We always say that you don't need to necessarily go to design school, to work with design. Nowadays you can learn so much online, you just have to go after what you want to know.
drew I think that’s a big part of what I stand for and communicate in my work. For me, it’s not that deep. I don’t have highly conceptual stories all the time, you know? Sometimes it’s just because it looks good and I know it looks good. I think people shy away from being that honest with their work, they want to make it sound so grand, and I’m not like that. Also, I think that’s why people gravitate and relate to it a lot, especially in footwear, because there’s this sense of familiarity with it, but with little details that make it different. And they can say things like “I think I know this from somewhere, maybe the color palette is familiar, but then there’s this other color that throws it off”.
What I do is just an extension of my preferences, my tastes, and what I view Bodega has, and whatever our partner brand is, I just referenced their heritage. All my favorite New Balances have hints of 3M, and that’s kind of consistent on all their heritage models – so that’s something that no matter what we do, when we do a New Balance, that’s going to show through somewhere on it. It’s funny because even when we think about the narrative on projects, it’ll come after the design – we’ll lead with just making it look dope. I’ve never bought something just because of the story, if it didn’t look good, I’m not buying it. It sounds very superficial, but that’s how I view it and I think the honesty is something a lot of other people aren’t willing to be straightforward about.
“It’s funny because even when we think about the narrative on projects, it’ll come after the design – we’ll lead with just making it look dope. I’ve never bought something just because of the story, if it didn’t look good, I’m not buying it.”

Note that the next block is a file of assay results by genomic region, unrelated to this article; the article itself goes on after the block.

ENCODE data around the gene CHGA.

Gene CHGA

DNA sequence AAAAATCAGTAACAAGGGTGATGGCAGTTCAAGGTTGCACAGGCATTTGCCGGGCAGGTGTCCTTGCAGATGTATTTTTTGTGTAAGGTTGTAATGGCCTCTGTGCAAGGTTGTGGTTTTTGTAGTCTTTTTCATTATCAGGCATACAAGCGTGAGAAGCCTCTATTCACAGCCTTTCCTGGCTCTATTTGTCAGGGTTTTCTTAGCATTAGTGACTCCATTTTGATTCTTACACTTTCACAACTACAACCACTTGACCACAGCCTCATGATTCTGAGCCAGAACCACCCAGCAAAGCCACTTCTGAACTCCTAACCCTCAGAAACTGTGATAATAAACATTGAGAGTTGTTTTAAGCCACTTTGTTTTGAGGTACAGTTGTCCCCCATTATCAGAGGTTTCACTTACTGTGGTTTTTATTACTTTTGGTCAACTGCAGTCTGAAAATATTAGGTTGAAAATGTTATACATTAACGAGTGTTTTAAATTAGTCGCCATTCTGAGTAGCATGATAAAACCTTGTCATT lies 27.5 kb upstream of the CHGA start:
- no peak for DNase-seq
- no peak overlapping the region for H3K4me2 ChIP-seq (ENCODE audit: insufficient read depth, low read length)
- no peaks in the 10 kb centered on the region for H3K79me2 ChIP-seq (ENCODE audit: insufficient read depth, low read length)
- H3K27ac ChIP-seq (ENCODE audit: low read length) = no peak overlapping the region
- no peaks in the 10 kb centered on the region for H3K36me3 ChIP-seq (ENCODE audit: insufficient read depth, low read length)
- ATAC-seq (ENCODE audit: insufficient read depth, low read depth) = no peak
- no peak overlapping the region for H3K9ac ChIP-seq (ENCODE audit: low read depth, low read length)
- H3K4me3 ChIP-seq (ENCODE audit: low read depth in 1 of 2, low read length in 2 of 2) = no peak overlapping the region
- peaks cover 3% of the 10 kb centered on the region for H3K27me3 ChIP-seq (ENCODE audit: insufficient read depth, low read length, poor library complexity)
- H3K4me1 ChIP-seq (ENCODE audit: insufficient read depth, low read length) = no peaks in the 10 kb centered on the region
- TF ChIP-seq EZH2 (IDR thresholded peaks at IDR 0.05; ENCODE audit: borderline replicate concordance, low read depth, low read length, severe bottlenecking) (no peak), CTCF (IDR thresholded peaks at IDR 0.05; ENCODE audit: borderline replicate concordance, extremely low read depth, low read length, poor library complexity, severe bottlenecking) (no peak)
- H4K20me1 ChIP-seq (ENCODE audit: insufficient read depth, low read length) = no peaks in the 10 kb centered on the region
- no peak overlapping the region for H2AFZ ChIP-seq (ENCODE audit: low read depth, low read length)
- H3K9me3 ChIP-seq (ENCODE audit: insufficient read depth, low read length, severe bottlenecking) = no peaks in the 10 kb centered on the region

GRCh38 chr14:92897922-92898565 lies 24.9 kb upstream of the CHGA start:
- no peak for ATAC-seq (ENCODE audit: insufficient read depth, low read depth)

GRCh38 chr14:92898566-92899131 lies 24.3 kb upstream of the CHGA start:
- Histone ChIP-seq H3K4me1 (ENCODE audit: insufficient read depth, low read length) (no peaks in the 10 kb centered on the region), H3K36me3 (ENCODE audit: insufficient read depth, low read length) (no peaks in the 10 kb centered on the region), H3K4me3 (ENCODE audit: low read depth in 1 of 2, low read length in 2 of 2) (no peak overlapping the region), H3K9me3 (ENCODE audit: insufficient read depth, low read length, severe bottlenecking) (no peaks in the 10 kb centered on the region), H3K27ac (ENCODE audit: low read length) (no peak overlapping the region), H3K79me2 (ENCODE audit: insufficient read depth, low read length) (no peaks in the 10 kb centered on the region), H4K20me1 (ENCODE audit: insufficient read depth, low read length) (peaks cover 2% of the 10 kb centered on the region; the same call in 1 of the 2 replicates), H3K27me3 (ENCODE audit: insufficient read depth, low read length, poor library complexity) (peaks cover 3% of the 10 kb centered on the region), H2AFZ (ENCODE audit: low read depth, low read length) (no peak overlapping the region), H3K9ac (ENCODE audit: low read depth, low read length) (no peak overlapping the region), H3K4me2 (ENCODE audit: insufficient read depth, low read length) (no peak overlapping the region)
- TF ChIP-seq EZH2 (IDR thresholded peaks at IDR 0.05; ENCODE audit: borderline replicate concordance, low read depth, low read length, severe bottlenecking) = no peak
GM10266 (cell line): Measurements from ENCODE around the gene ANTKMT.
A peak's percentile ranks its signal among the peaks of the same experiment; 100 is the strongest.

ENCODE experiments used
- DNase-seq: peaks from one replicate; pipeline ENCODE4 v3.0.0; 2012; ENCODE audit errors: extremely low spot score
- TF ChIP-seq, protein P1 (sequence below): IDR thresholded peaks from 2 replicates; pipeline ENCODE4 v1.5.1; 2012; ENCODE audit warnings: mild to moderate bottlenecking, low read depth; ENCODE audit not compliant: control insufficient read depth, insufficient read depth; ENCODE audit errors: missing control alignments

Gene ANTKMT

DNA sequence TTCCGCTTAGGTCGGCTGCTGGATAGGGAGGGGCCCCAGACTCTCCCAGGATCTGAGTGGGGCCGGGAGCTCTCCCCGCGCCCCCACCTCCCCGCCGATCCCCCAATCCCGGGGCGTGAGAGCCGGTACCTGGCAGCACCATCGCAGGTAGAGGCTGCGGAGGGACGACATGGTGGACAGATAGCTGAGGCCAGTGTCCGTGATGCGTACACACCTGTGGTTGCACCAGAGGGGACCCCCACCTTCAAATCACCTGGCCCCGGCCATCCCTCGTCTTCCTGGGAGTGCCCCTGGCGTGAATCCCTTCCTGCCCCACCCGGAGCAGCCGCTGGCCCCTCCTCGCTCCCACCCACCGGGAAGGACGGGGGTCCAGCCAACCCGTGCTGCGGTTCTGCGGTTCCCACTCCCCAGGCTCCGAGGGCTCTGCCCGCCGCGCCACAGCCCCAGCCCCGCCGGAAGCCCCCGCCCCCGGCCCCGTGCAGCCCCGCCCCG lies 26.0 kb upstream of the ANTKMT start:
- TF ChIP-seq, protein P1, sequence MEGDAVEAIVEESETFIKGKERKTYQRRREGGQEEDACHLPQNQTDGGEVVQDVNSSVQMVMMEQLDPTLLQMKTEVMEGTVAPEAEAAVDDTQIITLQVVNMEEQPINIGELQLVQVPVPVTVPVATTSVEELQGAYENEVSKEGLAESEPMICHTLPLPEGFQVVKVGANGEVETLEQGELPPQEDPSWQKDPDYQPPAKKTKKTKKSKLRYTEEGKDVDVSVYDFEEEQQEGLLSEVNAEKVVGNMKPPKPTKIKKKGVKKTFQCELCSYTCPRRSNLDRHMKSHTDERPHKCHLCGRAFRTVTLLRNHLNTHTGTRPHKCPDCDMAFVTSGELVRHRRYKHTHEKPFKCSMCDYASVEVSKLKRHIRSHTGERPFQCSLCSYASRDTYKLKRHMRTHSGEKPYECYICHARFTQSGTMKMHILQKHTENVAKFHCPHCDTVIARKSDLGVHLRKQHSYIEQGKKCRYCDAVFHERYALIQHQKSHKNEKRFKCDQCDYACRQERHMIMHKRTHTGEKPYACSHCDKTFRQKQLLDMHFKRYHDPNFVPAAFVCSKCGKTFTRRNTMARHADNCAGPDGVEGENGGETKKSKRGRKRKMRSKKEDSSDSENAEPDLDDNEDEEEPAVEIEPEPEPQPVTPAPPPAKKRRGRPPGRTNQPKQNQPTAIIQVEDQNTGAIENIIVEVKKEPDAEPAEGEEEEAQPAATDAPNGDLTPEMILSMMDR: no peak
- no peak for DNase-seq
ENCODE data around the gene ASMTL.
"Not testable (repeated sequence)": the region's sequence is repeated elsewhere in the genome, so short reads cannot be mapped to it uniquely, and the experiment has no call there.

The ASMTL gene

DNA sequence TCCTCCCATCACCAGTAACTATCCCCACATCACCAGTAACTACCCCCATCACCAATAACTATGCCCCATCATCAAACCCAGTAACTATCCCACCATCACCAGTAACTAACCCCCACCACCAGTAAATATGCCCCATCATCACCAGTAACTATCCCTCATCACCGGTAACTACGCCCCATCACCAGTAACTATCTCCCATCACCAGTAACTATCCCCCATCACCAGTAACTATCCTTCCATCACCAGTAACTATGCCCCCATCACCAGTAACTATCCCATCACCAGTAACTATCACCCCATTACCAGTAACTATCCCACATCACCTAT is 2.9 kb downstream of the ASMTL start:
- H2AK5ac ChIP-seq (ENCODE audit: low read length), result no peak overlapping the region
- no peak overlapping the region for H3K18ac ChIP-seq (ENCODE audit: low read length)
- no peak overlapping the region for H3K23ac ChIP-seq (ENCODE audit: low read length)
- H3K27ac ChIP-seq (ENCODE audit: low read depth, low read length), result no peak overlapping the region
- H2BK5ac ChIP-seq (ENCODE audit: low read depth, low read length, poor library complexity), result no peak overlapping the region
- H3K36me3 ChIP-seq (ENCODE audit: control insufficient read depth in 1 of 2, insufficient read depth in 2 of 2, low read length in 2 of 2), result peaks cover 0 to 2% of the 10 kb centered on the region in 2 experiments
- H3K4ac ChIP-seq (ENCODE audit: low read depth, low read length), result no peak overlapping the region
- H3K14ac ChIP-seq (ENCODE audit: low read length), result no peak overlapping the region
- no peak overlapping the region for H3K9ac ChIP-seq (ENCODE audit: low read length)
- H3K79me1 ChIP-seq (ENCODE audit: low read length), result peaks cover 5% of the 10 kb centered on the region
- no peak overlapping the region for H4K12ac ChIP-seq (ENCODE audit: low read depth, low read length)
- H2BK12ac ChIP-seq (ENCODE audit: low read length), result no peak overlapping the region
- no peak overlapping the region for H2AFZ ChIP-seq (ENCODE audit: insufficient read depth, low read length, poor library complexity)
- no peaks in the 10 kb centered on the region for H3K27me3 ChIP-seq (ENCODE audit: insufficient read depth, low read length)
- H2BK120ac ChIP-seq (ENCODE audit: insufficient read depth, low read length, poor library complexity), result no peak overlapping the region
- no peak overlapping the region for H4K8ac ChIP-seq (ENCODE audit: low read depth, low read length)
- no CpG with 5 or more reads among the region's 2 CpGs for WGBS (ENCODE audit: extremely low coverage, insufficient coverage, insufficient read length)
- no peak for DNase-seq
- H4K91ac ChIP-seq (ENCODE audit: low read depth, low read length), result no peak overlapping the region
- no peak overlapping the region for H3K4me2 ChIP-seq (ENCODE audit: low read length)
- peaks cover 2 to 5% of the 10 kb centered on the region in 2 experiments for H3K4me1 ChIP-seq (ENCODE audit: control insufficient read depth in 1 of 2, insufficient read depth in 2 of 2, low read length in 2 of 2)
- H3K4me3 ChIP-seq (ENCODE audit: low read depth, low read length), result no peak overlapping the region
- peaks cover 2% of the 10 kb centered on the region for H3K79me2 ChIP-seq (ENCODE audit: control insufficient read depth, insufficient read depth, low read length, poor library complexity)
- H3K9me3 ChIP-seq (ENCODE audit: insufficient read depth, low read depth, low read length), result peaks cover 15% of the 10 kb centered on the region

We can see that Bodega has this very strong visual identity throughout their brand communication and products. When we see all the sneakers together, the colorways have these neutral and earth tones. What's the thought process that goes into picking out these colors?
drew The main thing I always strive for is for the end product to be very wearable and to fit a range of lifestyles. You can see us chillin right here and I’m wearing the shoes, but then you can see an old dude walking to the gym also wearing it, and he doesn’t look too crazy.
Most shoes I’ve designed use over 12 colors but they’re all very similar. Like, the shoe will be mostly gray at first glance but it’s four or five different grays. I’m also looking at the sections like, I look at the heel and I want all the colors to be present in this snapshot of the shoe, whether it’s through a stitch, a branding or a panel. The wearability thing is what drives the use of neutral colors because people feel more comfortable, versus making like, an all-vibrant tonal shoe.
My mom has every shoe I’ve designed and she wears them all the time. She’s a stylish woman, she got a little funk to her style, but she’s not super out there. And you know, we could be standing in the same room wearing the same shoes, with two different energies. But when you see us, it doesn’t look out of place on either one, our styles are very different. So that’s always the goal, making things that could be worn every day and suit a range of lifestyles.
“Most shoes I’ve designed use over 12 colors but they’re all very similar. Like, the shoe will be mostly gray at first glance but it’s four or five different grays. I’m also looking at the sections like, I look at the heel and I want all the colors to be present in this snapshot of the shoe, whether it’s through a stitch, a branding or a panel.”
Being here in Boston and having walked around the city, you can see how much the colors and the whole aesthetic of the shoes has a certain Boston vibe to it. Is that intentional or just a happy coincidence?